Ask ten wine experts which wine is best paired with a salad, and you will likely get a hundred different answers. The salad may sound like a simple dish, but it has many ingredients that can influence the taste. Besides the proteins, veggies, fruits, cheeses, and possible nuts, you also have to consider dozens of dressings, all of which have a different taste.
Hence, there is no one particular wine that goes with every salad. It all depends on the type of salad and the dressing. Here are some simple guidelines that will help you pair your favorite wine with salad.
- In general, if a dish is light, you also want to pair it with a light-bodied wine and vice versa. If a dish is heavier, pair it with a heavier wine.
- Salads are considered to be a low-calorie dish with ingredients that are usually not overpowering to the palate. In such scenarios, a light-bodied red (e.g., Gamay, Lambrusco, Grenache) or light-bodied white wine (e.g., Pinot Grigio, Riesling, Sauvignon Blanc) will pair well.
- Anytime you have a main course that includes a meat dish (like steak, lamb, or barbecued meats), you need to match the wine to the meat and not the veggies. In this case, the best pairing is a light-bodied wine, like Pinot Grigio, Dolcetto, or Riesling.
- If you like to add vinegar to your salad, this flavoring will alter the taste balance by accentuating the tannins in red wines and making the white wines taste very sweet. To minimize the impact of vinegar, you may want to mix it with a creamy dressing (e.g., ranch, blue cheese, etc...) or blend it in the leftover meat juices. Or you may want to try a less harsh vinegar, like cider or rice vinegar.
- If you love herbs, onions, and pickles in your salads, these foods can be overpowering and minimize the flavor of light wines. Therefore, you will need to pair them with wines having high levels of acidity or dry wines. Some great dry red wines include Malbec, Pinot Noir, and Cabernet; the dry white wines include Riesling, Chenin Blanc, Sauvignon Blanc, and Pinot Gris.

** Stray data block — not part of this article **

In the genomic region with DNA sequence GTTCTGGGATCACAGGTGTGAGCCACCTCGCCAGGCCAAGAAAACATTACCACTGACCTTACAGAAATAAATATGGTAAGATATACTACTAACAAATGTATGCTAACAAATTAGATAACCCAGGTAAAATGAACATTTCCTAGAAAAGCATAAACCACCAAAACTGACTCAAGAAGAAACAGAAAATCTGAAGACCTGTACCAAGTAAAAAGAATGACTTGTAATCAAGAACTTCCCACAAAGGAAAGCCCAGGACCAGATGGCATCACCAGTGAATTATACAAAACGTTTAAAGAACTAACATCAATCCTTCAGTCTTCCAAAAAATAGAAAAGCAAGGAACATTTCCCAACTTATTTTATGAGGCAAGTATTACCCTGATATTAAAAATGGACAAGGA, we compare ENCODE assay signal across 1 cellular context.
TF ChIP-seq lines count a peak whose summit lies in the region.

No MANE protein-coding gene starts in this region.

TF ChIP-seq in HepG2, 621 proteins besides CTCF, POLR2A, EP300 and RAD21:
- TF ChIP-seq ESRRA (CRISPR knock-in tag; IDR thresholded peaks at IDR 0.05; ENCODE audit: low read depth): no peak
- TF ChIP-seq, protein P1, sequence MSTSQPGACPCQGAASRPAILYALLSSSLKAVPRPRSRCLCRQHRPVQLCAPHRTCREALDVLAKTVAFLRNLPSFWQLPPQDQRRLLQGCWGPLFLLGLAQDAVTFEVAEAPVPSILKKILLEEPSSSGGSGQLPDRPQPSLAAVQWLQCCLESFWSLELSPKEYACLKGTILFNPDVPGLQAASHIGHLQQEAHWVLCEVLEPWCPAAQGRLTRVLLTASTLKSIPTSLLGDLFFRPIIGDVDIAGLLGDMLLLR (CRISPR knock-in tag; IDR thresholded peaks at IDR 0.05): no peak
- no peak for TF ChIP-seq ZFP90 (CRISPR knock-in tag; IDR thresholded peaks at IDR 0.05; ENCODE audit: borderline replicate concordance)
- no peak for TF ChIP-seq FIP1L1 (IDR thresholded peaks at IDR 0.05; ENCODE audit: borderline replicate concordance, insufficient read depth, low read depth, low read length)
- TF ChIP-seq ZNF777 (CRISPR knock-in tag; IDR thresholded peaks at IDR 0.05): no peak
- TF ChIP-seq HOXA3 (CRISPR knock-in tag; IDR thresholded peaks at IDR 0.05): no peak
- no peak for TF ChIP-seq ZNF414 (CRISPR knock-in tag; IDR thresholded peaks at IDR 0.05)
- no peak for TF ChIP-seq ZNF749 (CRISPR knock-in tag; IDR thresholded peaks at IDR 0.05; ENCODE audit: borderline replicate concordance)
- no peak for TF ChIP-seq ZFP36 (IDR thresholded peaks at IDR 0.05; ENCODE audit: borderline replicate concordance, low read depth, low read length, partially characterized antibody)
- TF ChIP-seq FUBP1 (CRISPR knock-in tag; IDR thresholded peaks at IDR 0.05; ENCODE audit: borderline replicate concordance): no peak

- If you like to eat a fruity salad, they match well with fruity wines, like Moscato, Zinfandel, Merlot, Pinot Noir, or Gamay. However, the key is to ensure that the wine has a different fruity flavor to the fruit in the salad.
- If there is more than one salad type with all flavors, then the best choices are the fruity red wines (e.g., Merlot, Grenache, Moscato) or a fruity white wine (e.g., Riesling, Vin Santo, Chardonnay).
- For a Chicken Caesar Salad wine pairing, you’ll find Chardonnay to be a good match with its light oaked notes. If the chicken in the Caesar Salad wine pairing is chargrilled, you’ll want to go with a fuller-bodied wine. Dry Rose and Oaked Sauvignon Blanc are good choices as well.
In the end, it is all a matter of personal preference and what wine is available. If you are unsure what wine with salad works, go with ice wine, and you will never go wrong. Some great ice wines that go with all types of salads include the Wagner Riesling, Jackson Triggs Vidal, Kiona Ice Wine, Wagner Vidal Blanc, and a 2016 Hahn Hill Vineyard Ice Wine Riesling. Look to Pacific Rim & Company for answers to your wine pairing questions. They are very knowledgeable about all types of wines.
If there is one iconic food that is usually served with wine, it has to be steak. The right wine will allow you to taste all the flavors of the steak and enhance the dining experience. However, for the steak to be enjoyed thoroughly, one must pair it with the right wine. What wine goes with steak? It depends on the cut of meat and how it is prepared. Here are some basic rules about steak and wine pairing.
- In general, when eating meat products, select a dry red wine. If you are consuming a steak, go with red wine.
- If the steak is lean, it goes best with a light wine.
- If the steak has a lot of fat to it, you will want to pair it with a less robust, lighter wine to keep the richness of the flavor in check. If the wine is full-bodied, you will never get to experience the flavor of the steak. Or you may want to select a red wine with high acidity to amplify the spices and aroma of the steak.
- If the steak is mildly flavored and somewhat sweet, you should avoid a sweet wine and select one rich in tannins.
- If you like things simple and have cooked a steak with just salt and pepper, you are virtually free to select any light red or white wine. Steaks marinated with just salt and pepper tend to generate a variety of aromas, all of which can be accentuated by light wines.
- If you are consuming a heavily seasoned steak with aromatic spices and herbs, then go with a light, fruity, and sweet wine, as this will augment the taste of the meat.
- Steak sauces can make a difference in the best wine to pair with steak. If the sauce is red and rich, it will need a Malbec or good red Bordeaux to accompany it. If the steak has a sauce with peppercorns, choose the Rhône that is ripe or a Languedoc. For lighter sauces, a Pinot Noir would be a good choice.
So Which Wines Should You Select?